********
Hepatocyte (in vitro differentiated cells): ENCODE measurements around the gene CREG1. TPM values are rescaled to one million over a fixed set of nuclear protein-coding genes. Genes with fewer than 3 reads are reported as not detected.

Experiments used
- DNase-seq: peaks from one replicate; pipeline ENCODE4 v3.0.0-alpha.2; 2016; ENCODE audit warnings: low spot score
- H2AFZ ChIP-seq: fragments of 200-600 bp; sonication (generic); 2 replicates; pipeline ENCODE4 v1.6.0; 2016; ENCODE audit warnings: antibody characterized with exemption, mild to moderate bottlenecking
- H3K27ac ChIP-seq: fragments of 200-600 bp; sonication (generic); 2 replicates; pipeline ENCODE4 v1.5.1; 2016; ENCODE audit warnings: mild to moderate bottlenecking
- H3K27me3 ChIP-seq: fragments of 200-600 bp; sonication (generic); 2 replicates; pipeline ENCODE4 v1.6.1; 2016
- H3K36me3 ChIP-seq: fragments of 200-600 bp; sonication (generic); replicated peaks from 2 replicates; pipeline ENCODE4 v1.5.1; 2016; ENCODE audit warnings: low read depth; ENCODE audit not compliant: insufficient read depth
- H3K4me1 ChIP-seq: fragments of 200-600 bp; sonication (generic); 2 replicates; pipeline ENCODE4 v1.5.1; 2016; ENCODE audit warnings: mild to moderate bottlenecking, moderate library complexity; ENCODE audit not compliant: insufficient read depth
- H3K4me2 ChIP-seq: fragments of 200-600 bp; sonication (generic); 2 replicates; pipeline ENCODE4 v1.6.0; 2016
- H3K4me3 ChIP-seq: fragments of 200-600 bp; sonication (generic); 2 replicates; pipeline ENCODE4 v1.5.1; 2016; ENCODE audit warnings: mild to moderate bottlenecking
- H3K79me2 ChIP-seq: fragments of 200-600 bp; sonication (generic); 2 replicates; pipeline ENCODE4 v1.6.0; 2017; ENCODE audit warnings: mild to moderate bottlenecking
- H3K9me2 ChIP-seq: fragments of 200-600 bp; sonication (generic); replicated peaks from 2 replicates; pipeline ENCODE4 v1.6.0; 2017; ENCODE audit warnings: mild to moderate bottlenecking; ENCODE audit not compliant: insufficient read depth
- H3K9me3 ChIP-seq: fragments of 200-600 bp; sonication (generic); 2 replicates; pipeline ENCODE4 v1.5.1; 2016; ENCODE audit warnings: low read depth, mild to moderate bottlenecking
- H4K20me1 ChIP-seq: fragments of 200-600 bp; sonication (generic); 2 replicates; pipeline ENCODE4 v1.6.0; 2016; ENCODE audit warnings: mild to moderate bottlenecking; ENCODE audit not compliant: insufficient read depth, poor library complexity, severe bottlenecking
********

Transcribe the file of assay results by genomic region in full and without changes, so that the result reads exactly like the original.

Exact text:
Hepatocyte (in vitro differentiated cells): ENCODE measurements around the gene CREG1. TPM values are rescaled to one million over a fixed set of nuclear protein-coding genes. Genes with fewer than 3 reads are reported as not detected.

Experiments used
- DNase-seq: peaks from one replicate; pipeline ENCODE4 v3.0.0-alpha.2; 2016; ENCODE audit warnings: low spot score
- H2AFZ ChIP-seq: fragments of 200-600 bp; sonication (generic); 2 replicates; pipeline ENCODE4 v1.6.0; 2016; ENCODE audit warnings: antibody characterized with exemption, mild to moderate bottlenecking
- H3K27ac ChIP-seq: fragments of 200-600 bp; sonication (generic); 2 replicates; pipeline ENCODE4 v1.5.1; 2016; ENCODE audit warnings: mild to moderate bottlenecking
- H3K27me3 ChIP-seq: fragments of 200-600 bp; sonication (generic); 2 replicates; pipeline ENCODE4 v1.6.1; 2016
- H3K36me3 ChIP-seq: fragments of 200-600 bp; sonication (generic); replicated peaks from 2 replicates; pipeline ENCODE4 v1.5.1; 2016; ENCODE audit warnings: low read depth; ENCODE audit not compliant: insufficient read depth
- H3K4me1 ChIP-seq: fragments of 200-600 bp; sonication (generic); 2 replicates; pipeline ENCODE4 v1.5.1; 2016; ENCODE audit warnings: mild to moderate bottlenecking, moderate library complexity; ENCODE audit not compliant: insufficient read depth
- H3K4me2 ChIP-seq: fragments of 200-600 bp; sonication (generic); 2 replicates; pipeline ENCODE4 v1.6.0; 2016
- H3K4me3 ChIP-seq: fragments of 200-600 bp; sonication (generic); 2 replicates; pipeline ENCODE4 v1.5.1; 2016; ENCODE audit warnings: mild to moderate bottlenecking
- H3K79me2 ChIP-seq: fragments of 200-600 bp; sonication (generic); 2 replicates; pipeline ENCODE4 v1.6.0; 2017; ENCODE audit warnings: mild to moderate bottlenecking
- H3K9me2 ChIP-seq: fragments of 200-600 bp; sonication (generic); replicated peaks from 2 replicates; pipeline ENCODE4 v1.6.0; 2017; ENCODE audit warnings: mild to moderate bottlenecking; ENCODE audit not compliant: insufficient read depth
- H3K9me3 ChIP-seq: fragments of 200-600 bp; sonication (generic); 2 replicates; pipeline ENCODE4 v1.5.1; 2016; ENCODE audit warnings: low read depth, mild to moderate bottlenecking
- H4K20me1 ChIP-seq: fragments of 200-600 bp; sonication (generic); 2 replicates; pipeline ENCODE4 v1.6.0; 2016; ENCODE audit warnings: mild to moderate bottlenecking; ENCODE audit not compliant: insufficient read depth, poor library complexity, severe bottlenecking